Detective dogs train to put their noses to work sniffing out pests, rodents and perhaps even plant diseases
They’ve been used to detect drugs, bombs and bugs.
Now a team of specially trained dogs will put their wet noses to work in California, sniffing out a fatal citrus disease with the potential to cripple the state’s $3.4 billion citrus industry.
The crew of 19 canines and their trainers have spent months getting ready for what many hope is an important step toward preventing the disease, known as huanglongbing, or HLB, from invading the state’s commercial citrus groves.
Farmers, scientists and industry leaders don’t want what happened in Florida to happen here.
The tree-killing disease has ravaged Florida’s once mighty citrus industry, costing growers more than $2.9 billion and forcing the destruction of hundreds of thousands of trees. Spread by a tiny insect called the Asian citrus psyllid, scientists have yet to discover a cure for the disease.
In California, HLB is present in more than 800 backyard citrus trees in Southern California. But, luckily for growers, it has failed to hitchhike its way north to the San Joaquin Valley, the heart of the state’s citrus industry. And that’s exactly how citrus industry officials want it.
Gary Schulz, president of the Citrus Research Board in Visalia, is heavily involved in bringing the U.S. Department of Agriculture dogs to California. Schulz is helping to craft a plan for where the dogs will begin their detection work.
“The USDA has invested millions of dollars in detector dogs and they have proven to be a credible diagnostic tool for early detection and screening trees,” Schulz said.
Schulz said it’s likely the dogs will start in Southern California where the disease has gained a foothold in people’s backyards. They will also be put to work at one of the University of California’s main citrus research centers, the Lindcove Research and Extension Center in eastern Tulare County.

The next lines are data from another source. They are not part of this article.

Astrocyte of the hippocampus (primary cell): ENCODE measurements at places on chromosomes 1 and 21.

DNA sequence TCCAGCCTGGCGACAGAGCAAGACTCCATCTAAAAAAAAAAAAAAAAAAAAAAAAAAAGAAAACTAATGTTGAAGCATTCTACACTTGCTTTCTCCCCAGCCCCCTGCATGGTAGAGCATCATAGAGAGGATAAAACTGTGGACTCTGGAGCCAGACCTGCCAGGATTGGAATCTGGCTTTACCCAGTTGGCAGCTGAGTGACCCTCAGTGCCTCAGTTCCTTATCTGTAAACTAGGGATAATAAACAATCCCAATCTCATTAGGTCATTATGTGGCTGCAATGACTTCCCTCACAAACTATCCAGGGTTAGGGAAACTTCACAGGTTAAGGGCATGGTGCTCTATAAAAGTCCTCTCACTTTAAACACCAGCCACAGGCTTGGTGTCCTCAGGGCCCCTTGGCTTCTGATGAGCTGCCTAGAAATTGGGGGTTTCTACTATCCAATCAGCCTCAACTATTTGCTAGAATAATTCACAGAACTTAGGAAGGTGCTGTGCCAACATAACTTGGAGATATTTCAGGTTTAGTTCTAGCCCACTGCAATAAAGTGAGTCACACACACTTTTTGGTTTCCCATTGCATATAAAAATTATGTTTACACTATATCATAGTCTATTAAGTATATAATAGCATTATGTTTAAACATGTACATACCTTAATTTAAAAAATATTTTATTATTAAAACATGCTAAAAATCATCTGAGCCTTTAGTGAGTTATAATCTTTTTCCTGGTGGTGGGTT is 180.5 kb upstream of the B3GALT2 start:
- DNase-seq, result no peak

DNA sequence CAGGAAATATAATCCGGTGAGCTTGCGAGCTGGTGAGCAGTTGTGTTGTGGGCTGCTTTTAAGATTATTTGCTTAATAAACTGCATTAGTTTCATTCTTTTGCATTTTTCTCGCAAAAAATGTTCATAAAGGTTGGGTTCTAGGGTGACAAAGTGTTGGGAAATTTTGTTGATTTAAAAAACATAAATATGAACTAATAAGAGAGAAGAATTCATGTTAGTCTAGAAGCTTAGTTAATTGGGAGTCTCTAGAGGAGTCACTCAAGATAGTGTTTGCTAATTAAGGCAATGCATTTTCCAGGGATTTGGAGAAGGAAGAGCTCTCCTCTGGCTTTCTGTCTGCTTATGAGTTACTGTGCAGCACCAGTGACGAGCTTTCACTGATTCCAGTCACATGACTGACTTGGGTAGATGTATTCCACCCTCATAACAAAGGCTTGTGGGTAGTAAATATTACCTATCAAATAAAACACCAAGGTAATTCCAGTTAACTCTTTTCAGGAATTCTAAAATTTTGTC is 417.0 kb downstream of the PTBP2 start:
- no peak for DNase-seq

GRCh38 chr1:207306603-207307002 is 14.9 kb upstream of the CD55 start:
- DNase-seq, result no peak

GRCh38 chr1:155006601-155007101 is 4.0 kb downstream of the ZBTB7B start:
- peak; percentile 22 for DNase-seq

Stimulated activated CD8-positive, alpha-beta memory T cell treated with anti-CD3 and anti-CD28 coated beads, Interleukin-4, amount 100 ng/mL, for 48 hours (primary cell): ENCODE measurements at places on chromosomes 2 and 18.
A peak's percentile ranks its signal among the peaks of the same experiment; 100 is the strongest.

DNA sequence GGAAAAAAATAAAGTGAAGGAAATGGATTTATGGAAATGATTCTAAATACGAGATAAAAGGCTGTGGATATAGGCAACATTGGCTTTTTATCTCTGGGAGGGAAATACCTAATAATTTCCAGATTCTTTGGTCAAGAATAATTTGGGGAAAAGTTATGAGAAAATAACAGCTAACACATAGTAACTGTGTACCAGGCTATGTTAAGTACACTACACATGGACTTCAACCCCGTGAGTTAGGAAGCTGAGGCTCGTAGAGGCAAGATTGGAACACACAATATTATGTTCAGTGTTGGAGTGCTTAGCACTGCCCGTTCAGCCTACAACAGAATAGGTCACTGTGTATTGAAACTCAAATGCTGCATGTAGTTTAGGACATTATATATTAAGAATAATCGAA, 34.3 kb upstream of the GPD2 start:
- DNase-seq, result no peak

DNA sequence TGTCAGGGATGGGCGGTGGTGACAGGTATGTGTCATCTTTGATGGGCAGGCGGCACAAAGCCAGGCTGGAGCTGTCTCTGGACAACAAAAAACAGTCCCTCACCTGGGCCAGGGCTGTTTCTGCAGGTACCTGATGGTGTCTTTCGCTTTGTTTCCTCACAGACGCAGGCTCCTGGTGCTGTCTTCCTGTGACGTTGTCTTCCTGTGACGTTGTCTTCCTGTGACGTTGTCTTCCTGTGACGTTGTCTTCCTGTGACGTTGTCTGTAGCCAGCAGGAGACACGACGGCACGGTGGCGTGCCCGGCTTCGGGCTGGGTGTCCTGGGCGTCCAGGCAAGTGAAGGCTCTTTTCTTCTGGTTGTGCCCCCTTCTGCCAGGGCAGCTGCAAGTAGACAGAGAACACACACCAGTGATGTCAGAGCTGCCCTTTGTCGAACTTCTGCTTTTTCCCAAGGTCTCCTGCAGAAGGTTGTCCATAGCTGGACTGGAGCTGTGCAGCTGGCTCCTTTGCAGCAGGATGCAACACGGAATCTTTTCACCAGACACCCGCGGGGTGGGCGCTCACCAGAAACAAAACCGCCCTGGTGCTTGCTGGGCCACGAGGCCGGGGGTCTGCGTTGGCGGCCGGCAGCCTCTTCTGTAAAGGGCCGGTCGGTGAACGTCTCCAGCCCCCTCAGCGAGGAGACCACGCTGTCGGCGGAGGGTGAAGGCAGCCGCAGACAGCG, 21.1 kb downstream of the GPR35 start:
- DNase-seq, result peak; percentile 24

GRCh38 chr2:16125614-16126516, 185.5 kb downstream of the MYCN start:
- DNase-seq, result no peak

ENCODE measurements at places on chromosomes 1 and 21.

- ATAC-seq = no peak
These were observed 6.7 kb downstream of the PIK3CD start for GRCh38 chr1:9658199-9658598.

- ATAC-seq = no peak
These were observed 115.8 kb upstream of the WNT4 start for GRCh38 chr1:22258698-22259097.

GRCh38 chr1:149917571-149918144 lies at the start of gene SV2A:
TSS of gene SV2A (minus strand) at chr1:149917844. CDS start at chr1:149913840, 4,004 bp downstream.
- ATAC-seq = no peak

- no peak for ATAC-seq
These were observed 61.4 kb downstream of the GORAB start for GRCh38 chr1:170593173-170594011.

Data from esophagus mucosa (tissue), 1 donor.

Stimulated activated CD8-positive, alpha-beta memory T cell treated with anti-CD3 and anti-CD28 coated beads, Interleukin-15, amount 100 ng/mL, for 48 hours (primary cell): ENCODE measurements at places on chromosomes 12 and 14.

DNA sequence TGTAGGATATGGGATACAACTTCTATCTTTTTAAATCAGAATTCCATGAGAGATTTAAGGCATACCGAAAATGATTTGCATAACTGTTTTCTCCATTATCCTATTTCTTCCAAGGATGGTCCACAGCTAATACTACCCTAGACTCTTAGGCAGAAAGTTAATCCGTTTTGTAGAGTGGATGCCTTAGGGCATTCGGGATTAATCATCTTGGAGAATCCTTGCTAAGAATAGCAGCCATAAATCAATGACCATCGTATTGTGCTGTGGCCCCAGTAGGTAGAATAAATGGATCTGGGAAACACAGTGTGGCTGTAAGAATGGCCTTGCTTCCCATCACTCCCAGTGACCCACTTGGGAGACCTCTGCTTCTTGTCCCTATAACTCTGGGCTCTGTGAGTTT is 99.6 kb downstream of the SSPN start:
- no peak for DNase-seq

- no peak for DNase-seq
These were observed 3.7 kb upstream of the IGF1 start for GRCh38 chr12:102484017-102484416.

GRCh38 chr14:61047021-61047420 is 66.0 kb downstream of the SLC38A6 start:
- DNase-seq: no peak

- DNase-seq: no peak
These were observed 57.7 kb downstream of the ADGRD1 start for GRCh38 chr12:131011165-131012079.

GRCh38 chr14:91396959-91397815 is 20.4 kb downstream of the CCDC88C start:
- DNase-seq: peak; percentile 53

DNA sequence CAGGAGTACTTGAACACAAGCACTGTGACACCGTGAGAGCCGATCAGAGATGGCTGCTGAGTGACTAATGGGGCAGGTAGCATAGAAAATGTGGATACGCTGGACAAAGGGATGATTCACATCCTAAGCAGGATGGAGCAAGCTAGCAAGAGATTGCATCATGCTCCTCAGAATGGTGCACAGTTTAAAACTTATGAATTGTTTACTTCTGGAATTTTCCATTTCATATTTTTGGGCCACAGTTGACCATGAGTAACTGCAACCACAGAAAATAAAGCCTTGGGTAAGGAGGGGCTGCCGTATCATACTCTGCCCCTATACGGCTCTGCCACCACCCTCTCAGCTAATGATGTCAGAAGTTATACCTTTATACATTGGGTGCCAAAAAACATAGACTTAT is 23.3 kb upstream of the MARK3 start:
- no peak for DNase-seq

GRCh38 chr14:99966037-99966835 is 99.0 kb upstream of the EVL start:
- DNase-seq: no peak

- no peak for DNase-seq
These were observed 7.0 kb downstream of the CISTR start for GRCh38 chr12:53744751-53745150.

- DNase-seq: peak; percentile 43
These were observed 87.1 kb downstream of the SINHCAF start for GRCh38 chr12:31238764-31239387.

Visits are also possible in commercial groves in Tulare and Fresno counties, where insect has been found, but not the disease, Schulz said.
Scientists and dog trainers say the value of using canines is they can detect the disease in its early stages and they are highly accurate, nearly 100 percent in some field trials. Early detection is key because the sooner growers can identify the disease, the better chance they have of preventing the spread.
What the dogs actually smell is not entirely known. Dog trainer Pepe Peruyero of J&K Canine Academy in Florida said he believes infected trees have a signature odor the dogs can detect. And they do it quickly. Conventional methods of detection involve taking samples of leaves and testing them in a lab.
Peruyero’s dogs are trained to detect HLB and citrus canker in Florida and Texas. Although his canines aren’t the ones the U.S. Department of Agriculture is using, he is very familiar with the HLB Multi-Agency Coordination program that is overseeing the training and deployment of the dogs.
“The ability of these dogs to work in this area is amazing and sadly it is one of the least tapped resources we have,” Peruyero said. “It is important for California to know that.”
Local dog trainer Lisa Finke, president of Canine Detection Services in Fresno, hopes to be involved in the hunt for HLB. Finke has three dogs that she uses to track down bed bugs and rodents.
She trains the dogs by pairing the specific scent of their target with a reward of a toy or food. Once the dog learns the scent of the what it’s after, it will do everything it can to find it in order to earn its reward.
Two of her dogs, Sherlock Holmes, a beagle and Sally, a pit bull mix, are experts at finding bed bugs. Her third dog, Nala, is a Patterdale Terrier, and is a rat and mice hunter. Finke would like to be involved in the testing or training of the disease-sniffing dogs..
“I saw this coming to California and I knew it was going to be a problem, that’s why I wanted to be involved in some way,”
Finke said. “I come from a farming family and when I learned about HLB, I know it was a serious threat.”